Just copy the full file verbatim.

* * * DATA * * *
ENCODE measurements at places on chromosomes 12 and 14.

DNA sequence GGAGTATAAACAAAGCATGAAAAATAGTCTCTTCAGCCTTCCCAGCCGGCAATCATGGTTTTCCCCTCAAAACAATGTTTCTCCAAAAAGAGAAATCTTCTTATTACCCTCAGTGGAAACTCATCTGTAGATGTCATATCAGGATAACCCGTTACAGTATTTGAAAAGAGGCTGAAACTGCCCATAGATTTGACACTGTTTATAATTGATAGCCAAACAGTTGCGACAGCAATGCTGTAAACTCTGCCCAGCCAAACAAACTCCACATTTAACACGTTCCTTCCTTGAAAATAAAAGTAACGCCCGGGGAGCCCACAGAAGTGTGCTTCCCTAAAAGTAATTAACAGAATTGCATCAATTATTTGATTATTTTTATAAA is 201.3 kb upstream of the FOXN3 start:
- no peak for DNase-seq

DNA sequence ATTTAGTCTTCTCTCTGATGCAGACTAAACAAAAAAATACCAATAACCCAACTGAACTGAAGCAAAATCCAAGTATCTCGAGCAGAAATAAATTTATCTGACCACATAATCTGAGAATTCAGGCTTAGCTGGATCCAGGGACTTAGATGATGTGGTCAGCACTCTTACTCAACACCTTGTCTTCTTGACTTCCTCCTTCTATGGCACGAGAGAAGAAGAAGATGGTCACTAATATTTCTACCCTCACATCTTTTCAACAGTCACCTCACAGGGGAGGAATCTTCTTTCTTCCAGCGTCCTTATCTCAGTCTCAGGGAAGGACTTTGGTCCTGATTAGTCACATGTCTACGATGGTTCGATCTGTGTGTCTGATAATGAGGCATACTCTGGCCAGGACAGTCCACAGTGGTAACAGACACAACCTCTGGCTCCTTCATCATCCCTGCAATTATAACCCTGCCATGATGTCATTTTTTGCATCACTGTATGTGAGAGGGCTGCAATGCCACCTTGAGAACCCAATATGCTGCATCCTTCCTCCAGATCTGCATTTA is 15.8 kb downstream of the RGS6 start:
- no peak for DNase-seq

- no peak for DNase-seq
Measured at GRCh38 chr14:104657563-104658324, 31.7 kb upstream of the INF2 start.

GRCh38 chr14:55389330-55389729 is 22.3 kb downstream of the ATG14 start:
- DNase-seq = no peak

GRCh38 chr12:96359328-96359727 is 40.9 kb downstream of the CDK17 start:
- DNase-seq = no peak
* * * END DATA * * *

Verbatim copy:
ENCODE measurements at places on chromosomes 12 and 14.

DNA sequence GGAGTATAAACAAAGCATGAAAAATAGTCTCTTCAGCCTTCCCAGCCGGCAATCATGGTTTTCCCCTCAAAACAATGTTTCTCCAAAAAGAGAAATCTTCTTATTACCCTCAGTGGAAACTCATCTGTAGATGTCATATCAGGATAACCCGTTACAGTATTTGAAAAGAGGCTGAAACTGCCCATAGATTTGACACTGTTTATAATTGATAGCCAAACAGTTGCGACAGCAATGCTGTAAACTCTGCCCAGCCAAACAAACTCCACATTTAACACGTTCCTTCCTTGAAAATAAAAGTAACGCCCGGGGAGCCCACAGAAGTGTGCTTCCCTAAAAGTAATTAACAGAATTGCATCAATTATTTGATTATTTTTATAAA is 201.3 kb upstream of the FOXN3 start:
- no peak for DNase-seq

DNA sequence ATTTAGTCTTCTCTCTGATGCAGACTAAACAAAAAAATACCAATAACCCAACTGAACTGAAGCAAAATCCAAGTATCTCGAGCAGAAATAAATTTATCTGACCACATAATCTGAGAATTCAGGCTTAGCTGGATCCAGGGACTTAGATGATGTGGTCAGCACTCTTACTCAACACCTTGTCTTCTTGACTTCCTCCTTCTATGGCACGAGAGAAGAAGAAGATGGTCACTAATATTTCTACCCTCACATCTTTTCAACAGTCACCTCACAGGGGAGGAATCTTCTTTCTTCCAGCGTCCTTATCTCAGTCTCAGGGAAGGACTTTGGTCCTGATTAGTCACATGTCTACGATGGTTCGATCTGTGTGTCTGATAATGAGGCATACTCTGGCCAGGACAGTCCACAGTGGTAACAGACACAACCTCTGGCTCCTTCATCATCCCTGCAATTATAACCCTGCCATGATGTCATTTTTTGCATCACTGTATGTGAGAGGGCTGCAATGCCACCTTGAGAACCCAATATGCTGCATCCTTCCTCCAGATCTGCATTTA is 15.8 kb downstream of the RGS6 start:
- no peak for DNase-seq

- no peak for DNase-seq
Measured at GRCh38 chr14:104657563-104658324, 31.7 kb upstream of the INF2 start.

GRCh38 chr14:55389330-55389729 is 22.3 kb downstream of the ATG14 start:
- DNase-seq = no peak

GRCh38 chr12:96359328-96359727 is 40.9 kb downstream of the CDK17 start:
- DNase-seq = no peak